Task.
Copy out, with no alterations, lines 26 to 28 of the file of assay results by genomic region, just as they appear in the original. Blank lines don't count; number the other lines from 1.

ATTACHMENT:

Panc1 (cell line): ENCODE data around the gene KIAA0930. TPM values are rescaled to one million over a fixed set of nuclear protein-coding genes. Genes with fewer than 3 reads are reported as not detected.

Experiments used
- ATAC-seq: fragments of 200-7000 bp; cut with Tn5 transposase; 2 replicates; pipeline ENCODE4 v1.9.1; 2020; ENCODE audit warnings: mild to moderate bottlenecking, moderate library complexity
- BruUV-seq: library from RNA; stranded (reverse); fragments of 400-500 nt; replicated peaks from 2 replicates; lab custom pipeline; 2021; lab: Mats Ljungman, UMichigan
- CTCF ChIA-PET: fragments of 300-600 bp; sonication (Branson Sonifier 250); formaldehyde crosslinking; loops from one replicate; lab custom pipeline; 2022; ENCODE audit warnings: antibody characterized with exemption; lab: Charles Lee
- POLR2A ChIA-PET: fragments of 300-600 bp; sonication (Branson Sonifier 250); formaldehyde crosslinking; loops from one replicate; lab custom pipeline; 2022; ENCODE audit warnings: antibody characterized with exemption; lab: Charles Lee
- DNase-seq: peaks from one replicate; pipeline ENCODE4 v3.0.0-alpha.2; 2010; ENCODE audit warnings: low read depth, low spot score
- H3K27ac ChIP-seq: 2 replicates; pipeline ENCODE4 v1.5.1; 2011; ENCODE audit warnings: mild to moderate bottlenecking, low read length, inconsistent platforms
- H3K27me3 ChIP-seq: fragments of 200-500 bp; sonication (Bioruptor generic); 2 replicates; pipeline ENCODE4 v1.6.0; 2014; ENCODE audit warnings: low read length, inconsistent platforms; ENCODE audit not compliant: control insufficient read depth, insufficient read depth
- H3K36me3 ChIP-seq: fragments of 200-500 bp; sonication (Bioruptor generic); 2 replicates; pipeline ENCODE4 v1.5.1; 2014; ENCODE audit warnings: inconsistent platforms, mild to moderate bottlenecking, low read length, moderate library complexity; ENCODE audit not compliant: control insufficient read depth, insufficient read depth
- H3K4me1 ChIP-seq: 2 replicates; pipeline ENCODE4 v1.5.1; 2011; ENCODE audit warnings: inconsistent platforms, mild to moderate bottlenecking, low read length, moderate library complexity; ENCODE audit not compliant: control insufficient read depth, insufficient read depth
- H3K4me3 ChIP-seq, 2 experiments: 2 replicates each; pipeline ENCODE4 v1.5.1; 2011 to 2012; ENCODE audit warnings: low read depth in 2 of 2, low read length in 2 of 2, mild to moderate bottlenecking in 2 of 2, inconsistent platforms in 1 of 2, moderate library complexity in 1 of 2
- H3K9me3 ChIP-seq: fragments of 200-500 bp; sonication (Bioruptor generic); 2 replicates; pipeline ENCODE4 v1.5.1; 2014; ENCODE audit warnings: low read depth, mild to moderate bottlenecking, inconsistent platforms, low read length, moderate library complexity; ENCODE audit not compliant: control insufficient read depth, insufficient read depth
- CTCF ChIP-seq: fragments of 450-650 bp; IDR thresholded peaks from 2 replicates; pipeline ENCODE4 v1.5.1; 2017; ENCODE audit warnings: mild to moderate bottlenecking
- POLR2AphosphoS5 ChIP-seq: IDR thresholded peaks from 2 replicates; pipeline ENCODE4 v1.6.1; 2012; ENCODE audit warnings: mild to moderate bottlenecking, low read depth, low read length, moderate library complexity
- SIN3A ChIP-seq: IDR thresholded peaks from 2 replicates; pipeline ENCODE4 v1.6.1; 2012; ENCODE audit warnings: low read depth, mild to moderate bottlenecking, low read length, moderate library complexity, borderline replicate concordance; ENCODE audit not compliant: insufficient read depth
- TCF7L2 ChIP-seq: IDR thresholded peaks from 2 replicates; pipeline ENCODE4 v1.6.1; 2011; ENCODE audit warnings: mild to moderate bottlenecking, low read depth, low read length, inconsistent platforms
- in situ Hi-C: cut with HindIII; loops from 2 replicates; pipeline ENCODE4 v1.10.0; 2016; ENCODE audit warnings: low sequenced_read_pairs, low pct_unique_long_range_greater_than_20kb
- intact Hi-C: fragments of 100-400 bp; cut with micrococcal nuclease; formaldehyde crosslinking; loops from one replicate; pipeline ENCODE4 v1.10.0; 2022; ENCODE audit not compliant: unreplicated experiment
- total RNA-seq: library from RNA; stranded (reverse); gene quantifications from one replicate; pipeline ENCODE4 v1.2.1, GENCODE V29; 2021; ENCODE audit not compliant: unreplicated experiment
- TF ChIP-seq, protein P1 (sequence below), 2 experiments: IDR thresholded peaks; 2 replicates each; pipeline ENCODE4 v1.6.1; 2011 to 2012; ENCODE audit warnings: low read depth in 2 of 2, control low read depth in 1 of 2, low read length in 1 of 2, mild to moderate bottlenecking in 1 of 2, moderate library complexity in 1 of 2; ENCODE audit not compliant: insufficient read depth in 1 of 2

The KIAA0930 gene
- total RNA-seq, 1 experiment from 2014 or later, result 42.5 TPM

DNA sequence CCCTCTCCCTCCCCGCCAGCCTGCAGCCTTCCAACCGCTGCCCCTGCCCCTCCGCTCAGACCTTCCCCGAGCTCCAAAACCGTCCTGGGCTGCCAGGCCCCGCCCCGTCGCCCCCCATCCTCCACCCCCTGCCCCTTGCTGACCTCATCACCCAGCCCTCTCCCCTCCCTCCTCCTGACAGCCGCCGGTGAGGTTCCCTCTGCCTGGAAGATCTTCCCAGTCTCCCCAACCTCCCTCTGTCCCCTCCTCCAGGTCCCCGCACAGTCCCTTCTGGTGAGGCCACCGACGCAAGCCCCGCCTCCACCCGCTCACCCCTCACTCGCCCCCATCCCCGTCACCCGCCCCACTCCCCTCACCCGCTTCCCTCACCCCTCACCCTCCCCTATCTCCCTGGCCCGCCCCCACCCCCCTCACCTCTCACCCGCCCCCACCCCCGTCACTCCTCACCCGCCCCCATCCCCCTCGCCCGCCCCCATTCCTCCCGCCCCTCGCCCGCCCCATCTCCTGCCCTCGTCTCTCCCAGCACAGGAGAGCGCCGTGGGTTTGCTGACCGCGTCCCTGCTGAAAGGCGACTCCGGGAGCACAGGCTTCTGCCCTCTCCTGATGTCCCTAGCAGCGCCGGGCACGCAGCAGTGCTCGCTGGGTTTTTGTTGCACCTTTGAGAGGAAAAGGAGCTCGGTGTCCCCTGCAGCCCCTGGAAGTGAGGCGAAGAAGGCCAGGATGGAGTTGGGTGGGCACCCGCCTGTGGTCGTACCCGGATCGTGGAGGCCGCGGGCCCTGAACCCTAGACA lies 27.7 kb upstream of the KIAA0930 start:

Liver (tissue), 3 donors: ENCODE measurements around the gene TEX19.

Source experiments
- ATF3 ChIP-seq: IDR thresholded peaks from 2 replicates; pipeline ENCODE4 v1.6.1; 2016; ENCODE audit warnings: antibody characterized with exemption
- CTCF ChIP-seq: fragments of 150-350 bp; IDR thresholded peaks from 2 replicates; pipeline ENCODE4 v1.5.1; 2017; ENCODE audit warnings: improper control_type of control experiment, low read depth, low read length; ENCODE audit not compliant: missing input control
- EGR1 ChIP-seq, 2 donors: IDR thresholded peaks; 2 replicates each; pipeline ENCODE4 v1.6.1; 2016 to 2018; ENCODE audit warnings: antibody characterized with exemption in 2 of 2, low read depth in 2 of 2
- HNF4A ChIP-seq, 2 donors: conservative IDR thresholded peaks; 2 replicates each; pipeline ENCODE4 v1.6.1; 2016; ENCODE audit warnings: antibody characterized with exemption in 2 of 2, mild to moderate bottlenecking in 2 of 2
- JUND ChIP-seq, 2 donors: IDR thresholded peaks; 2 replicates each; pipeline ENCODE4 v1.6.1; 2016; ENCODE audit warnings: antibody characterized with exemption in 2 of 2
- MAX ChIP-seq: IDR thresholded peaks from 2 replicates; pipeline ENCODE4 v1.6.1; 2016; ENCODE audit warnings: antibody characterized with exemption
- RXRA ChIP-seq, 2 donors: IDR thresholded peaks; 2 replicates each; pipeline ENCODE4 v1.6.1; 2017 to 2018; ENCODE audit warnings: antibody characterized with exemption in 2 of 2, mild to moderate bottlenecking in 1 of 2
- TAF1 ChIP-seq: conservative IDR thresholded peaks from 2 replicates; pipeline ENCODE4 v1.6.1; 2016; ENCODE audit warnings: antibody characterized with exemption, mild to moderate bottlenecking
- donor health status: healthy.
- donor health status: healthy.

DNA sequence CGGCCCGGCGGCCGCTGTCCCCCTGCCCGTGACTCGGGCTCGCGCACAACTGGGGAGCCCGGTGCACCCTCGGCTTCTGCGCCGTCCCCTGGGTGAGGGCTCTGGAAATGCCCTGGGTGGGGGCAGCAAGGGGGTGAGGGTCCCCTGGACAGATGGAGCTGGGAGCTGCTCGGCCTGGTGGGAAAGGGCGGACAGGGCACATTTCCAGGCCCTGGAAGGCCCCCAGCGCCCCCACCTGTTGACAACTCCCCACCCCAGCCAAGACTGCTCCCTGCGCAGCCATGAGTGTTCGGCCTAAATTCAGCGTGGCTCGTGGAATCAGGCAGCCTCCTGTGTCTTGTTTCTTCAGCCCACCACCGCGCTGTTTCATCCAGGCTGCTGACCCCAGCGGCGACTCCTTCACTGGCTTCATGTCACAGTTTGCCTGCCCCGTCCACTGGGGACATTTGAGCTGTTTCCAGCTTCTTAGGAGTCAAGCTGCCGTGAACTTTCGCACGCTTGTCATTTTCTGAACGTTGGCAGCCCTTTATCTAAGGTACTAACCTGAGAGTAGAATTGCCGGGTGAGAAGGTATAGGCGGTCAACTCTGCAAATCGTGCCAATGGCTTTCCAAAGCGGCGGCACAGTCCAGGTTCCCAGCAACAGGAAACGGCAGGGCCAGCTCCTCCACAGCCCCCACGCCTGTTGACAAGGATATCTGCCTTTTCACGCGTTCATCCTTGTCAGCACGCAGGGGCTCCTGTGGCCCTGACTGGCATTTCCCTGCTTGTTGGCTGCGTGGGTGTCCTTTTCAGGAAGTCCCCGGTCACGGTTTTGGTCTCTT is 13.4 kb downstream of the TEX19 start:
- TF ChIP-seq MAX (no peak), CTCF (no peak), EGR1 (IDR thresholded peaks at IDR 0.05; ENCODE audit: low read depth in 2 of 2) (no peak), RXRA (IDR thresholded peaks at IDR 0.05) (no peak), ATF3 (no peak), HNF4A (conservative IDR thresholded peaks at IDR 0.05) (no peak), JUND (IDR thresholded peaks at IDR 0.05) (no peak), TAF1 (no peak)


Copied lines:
Source experiments
- ATF3 ChIP-seq: IDR thresholded peaks from 2 replicates; pipeline ENCODE4 v1.6.1; 2016; ENCODE audit warnings: antibody characterized with exemption
- CTCF ChIP-seq: fragments of 150-350 bp; IDR thresholded peaks from 2 replicates; pipeline ENCODE4 v1.5.1; 2017; ENCODE audit warnings: improper control_type of control experiment, low read depth, low read length; ENCODE audit not compliant: missing input control